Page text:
For the past year or so, with our mother-in-law, my sisters-in-law and I have done a book swap for Christmas. I have been a reader all my life and friends knowingly laugh when the words ‘In this book I was reading…’ come out of my mouth. (Which is probably once a day.)
Here are a few of the books I enjoyed this year….
When Crickets Cry by Charles Martin
I discovered Charles Martin earlier this year. I am already a girl who will shamelessly ignore other needs such as laundry or dishes (or sleep) because I’m hooked in a story, but this author hooks you quickly and creatively and you don’t want to stop. I’ll also admit I teared up more than once. If you’ve never read Charles Martin and you enjoy fiction, pick this one up.
Beholding and Becoming: The Art of Everyday Worship by Ruth Chou Simmons
Ruth Chou Simmons’ writing has been inspirational to me for many years, and this book is a beautiful combination of spiritual Truth and illustration.
To our all-seeing God, everyday faithfulness is an act of worship and not just an act of survival.
Running Scared: Fear, Worry, and the God of Rest by Ed Welch
This is my second book of Ed Welch’s, and I’m learning these words come to mind to describe his writing: thorough, insightful and inspiring. If you or a friend struggle with fear and anxiety, this deep dive will (hopefully) be a breakthrough for you. It has been transformative in my life as a new mom and has taught me a lot about the nature of God and my belief in Him.
Worry is usually about seeking something other than God’s kingdom. Worry is a sign that we are trying to have it both ways, with one foot in the kingdom of the world and the other in the kingdom of heaven. What is the way out of worry? We must become students of the King and his true kingdom so that we see its beauty and glory and become enthralled by it.
What I loved most about this book was Jamie’s heart for helping introverted moms glorify God in their wiring. She doesn’t give you excuses. She doesn’t ask you to compromise what helps you flourish best. She writes to extend affirmation and conviction for how we introverts can honor God and love our people well.
Enjoying the Presence of God: Discovering Intimacy with God in the Daily Rhythms of Life by Jan Johnson
I talk to God pretty much all the time. In my understanding, all my thoughts and feelings and external processing happen in His presence because He is everywhere I am. This book aims to teach its readers how to not only pray but to develop a praying life.
I had complicated the spiritual life with my notebook and checklists and invented my own version of “spiritual correctness.” In truth, I needed only one thing—God. I didn’t need a great quiet time, I needed a God-centered lifetime. I saw that my responsibility as a Christian was to seek God’s company, not to seek spiritual maturity.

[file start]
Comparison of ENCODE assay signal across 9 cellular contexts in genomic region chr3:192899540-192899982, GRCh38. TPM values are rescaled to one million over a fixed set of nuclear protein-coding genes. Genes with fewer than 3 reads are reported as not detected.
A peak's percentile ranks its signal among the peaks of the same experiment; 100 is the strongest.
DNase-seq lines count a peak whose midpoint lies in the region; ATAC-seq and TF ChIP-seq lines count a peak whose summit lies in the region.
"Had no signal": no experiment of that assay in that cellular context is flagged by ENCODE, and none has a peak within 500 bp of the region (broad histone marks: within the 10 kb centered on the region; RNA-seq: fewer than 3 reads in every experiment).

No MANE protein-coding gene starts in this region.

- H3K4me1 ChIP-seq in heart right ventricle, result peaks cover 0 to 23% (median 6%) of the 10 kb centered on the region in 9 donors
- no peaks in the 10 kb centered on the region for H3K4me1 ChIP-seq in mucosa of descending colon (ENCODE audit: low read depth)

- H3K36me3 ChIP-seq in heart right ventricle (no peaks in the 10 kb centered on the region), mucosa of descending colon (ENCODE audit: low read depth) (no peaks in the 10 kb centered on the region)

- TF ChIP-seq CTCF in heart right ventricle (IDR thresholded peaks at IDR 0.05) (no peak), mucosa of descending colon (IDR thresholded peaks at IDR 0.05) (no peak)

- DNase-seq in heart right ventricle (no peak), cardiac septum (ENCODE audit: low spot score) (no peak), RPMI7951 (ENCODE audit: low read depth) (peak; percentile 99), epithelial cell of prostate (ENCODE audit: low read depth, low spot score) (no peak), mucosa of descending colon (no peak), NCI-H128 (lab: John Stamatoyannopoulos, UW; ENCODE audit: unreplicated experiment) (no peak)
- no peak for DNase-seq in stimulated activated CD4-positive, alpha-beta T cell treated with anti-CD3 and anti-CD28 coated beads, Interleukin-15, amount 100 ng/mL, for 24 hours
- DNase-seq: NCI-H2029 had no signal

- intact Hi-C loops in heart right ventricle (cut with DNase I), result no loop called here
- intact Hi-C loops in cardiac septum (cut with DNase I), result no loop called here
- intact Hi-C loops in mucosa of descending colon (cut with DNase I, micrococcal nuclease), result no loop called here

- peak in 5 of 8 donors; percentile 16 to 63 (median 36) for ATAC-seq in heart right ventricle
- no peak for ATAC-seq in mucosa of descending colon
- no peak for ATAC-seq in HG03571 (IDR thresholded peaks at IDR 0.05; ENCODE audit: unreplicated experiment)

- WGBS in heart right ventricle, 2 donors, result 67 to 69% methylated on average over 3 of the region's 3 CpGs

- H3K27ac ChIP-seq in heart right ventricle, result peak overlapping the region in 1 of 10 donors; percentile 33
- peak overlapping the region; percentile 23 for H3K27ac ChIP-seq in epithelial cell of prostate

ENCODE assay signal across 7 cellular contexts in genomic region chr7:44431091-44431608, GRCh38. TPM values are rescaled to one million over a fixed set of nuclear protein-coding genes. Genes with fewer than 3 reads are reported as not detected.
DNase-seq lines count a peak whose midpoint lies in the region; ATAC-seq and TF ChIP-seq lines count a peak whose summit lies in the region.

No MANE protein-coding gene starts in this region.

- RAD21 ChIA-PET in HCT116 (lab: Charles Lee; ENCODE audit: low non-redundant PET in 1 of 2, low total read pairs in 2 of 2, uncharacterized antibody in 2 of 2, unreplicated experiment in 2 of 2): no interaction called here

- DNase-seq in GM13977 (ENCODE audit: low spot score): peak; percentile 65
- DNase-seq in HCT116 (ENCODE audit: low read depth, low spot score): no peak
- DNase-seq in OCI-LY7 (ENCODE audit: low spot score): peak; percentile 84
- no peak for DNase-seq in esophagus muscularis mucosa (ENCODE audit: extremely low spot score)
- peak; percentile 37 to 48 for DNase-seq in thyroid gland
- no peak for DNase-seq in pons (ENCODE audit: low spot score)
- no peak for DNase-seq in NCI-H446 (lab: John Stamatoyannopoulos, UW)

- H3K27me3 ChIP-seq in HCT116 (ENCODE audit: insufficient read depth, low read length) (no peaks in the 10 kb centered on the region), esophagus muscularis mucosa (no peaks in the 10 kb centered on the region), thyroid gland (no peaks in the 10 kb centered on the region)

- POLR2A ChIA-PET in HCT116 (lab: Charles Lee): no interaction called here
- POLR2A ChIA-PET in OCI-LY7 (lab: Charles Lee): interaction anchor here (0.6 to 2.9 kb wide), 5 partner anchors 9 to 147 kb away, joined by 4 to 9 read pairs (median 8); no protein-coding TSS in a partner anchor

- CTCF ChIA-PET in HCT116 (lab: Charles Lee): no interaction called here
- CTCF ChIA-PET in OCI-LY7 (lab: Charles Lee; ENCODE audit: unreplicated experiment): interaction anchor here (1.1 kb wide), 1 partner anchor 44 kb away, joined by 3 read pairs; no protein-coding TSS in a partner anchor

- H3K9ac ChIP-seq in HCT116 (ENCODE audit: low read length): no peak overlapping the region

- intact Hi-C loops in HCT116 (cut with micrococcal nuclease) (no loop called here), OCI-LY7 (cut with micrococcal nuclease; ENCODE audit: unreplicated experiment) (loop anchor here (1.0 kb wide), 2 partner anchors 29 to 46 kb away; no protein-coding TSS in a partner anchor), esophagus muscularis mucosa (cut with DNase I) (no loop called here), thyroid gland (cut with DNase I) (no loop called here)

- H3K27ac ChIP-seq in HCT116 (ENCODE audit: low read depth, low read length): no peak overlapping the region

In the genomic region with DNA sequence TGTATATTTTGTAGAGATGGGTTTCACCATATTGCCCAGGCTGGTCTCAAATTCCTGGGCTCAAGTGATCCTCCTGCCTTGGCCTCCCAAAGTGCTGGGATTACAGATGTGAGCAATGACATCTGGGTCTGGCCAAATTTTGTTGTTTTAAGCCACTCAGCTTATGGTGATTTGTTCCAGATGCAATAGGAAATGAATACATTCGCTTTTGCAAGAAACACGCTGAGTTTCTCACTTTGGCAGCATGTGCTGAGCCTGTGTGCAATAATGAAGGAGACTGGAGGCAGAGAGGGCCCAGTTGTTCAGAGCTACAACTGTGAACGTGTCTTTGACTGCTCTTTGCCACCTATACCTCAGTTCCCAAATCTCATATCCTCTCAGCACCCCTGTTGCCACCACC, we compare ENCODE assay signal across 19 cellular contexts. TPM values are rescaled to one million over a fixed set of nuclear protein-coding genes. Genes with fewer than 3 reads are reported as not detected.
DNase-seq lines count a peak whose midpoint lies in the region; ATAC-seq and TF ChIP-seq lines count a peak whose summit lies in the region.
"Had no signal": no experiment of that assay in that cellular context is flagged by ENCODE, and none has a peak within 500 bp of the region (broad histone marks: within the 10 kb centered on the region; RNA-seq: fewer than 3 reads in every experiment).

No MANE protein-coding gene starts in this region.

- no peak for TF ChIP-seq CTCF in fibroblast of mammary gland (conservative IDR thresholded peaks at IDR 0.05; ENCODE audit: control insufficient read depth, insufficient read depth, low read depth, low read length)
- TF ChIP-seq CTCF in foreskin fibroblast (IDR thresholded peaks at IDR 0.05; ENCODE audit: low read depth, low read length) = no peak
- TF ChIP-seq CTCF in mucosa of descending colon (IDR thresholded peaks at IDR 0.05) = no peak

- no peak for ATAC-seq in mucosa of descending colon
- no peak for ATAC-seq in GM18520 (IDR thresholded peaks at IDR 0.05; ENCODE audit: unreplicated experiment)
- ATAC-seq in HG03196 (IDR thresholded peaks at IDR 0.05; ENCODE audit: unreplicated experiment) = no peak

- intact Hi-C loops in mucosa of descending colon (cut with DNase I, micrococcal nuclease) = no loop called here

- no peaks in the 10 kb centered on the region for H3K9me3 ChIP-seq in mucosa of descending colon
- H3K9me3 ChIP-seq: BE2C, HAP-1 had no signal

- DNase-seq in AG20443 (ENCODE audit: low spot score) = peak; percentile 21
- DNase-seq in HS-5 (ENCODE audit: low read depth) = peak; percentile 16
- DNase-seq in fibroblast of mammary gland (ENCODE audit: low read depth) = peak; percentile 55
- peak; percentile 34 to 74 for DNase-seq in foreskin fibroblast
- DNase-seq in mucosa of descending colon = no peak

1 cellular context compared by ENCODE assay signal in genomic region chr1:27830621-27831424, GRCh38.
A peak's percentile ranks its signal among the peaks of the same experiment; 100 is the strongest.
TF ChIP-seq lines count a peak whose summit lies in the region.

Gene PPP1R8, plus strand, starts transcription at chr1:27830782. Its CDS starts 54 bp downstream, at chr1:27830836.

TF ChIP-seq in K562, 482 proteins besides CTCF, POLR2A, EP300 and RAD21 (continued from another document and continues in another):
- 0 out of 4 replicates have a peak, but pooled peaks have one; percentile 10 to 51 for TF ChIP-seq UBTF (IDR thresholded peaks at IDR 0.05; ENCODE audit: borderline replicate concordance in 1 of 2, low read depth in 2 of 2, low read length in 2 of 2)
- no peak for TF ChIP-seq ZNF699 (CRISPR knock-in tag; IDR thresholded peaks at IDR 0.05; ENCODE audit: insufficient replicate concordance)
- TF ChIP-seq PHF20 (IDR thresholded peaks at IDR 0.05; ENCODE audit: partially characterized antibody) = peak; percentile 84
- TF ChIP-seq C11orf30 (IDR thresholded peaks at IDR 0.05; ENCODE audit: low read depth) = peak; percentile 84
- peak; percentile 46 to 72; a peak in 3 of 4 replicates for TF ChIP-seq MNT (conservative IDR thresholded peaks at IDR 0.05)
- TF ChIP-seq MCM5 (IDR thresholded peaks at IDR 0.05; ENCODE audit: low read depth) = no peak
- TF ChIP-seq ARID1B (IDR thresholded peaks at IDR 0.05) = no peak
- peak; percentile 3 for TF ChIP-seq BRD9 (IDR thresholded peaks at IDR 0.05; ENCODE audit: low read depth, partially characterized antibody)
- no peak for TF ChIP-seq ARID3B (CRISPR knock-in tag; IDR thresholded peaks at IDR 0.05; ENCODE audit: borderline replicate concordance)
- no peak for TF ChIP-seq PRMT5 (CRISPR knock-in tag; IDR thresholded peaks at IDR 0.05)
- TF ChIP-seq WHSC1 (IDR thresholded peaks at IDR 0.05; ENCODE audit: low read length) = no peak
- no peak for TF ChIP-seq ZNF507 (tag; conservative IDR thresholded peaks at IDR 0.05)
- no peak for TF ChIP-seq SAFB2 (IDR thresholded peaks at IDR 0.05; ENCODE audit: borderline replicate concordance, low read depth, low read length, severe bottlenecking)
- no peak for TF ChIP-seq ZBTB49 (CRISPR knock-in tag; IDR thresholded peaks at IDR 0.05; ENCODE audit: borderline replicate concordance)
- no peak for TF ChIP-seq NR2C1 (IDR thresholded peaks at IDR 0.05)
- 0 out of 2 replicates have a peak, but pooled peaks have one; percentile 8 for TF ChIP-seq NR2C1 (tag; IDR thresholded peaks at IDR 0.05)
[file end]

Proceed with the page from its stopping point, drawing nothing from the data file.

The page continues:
Something Needs To Change by David Platt
I wasn’t sure what to expect with this latest from David Platt, only that I’d heard him say it was different from anything he’d written before. It is full of encounters and insights from a week-long trip through the Himalayas, and it was inspire and convict you. I finished it with greater humility, gratitude and fresh desire to live generously with my words, energy and resources to share the gospel of Jesus.
Let gospel reality in your head fuel gospel fervency in your heart that leads to gospel urgency in your life.
Susie: The Life and Legacy of Susannah Spurgeon by Ray Rhodes Jr.
Many of us are familiar with Charles Spurgeon, but few probably know much about his wife. I was definitely in that boat, and greatly enjoyed this telling of her story. I’ve only read a few biographies in my life, but after how much I liked this one that might be changing. It’s a page-turner of spiritual encouragement.
If we would trust Him for the keeping, as we do for the saving, our lives would be far holier and happier than they are.
I’ve been a fan of Rebekah Lyons and her heart for freedom and Jesus ever since I read You Are Free. I mostly read this latest book of hers because I’m all about the general themes: rhythm, renewal, peace, purpose, etc. Especially upon transitioning into a new role – momhood – her practical steps toward spiritual, emotional and relational health were refreshingly helpful.
We cannot run if we cannot rest.
Books on my 2020 list:
- Be The Bridge: Pursuing God’s Heart for Racial Reconciliation by Latasha Morrison (Currently reading)
- Nice: Why We Love to Be Liked and How God Calls Us to More by Sharon Hodde Miller
- Christ Plays in Ten Thousand Places: A Conversation in Spiritual Theology by Eugene H. Peterson
- The Ruthless Elimination of Hurry by John Mark Comer
- I’m Still Here by Austin Channing Brown
- The Great Alone by Kristin Hannah
- All That’s Good by Hannah Anderson
- The Warner Boys by Ana and Curt Warner
- What If It’s True? by Charles Martin